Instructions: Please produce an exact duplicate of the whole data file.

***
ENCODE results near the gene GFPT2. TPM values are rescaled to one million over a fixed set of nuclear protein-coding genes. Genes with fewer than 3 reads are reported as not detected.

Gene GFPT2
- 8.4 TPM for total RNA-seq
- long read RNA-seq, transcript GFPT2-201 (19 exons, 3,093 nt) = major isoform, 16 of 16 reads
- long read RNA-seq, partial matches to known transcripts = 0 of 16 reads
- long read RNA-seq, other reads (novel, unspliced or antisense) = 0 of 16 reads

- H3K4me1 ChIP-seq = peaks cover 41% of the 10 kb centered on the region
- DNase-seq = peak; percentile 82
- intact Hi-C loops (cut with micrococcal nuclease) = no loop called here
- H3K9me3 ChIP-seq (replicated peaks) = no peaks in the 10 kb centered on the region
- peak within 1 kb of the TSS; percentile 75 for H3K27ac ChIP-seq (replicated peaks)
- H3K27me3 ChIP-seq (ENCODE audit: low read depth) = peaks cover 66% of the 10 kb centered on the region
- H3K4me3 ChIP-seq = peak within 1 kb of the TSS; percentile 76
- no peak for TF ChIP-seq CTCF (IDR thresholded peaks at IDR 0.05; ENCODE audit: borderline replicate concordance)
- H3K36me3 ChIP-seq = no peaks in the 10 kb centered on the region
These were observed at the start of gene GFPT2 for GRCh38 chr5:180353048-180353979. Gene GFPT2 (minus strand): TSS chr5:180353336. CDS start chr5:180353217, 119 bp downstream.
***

ENCODE results near the gene GFPT2. TPM values are rescaled to one million over a fixed set of nuclear protein-coding genes. Genes with fewer than 3 reads are reported as not detected.

Gene GFPT2
- 8.4 TPM for total RNA-seq
- long read RNA-seq, transcript GFPT2-201 (19 exons, 3,093 nt) = major isoform, 16 of 16 reads
- long read RNA-seq, partial matches to known transcripts = 0 of 16 reads
- long read RNA-seq, other reads (novel, unspliced or antisense) = 0 of 16 reads

- H3K4me1 ChIP-seq = peaks cover 41% of the 10 kb centered on the region
- DNase-seq = peak; percentile 82
- intact Hi-C loops (cut with micrococcal nuclease) = no loop called here
- H3K9me3 ChIP-seq (replicated peaks) = no peaks in the 10 kb centered on the region
- peak within 1 kb of the TSS; percentile 75 for H3K27ac ChIP-seq (replicated peaks)
- H3K27me3 ChIP-seq (ENCODE audit: low read depth) = peaks cover 66% of the 10 kb centered on the region
- H3K4me3 ChIP-seq = peak within 1 kb of the TSS; percentile 76
- no peak for TF ChIP-seq CTCF (IDR thresholded peaks at IDR 0.05; ENCODE audit: borderline replicate concordance)
- H3K36me3 ChIP-seq = no peaks in the 10 kb centered on the region
These were observed at the start of gene GFPT2 for GRCh38 chr5:180353048-180353979. Gene GFPT2 (minus strand): TSS chr5:180353336. CDS start chr5:180353217, 119 bp downstream.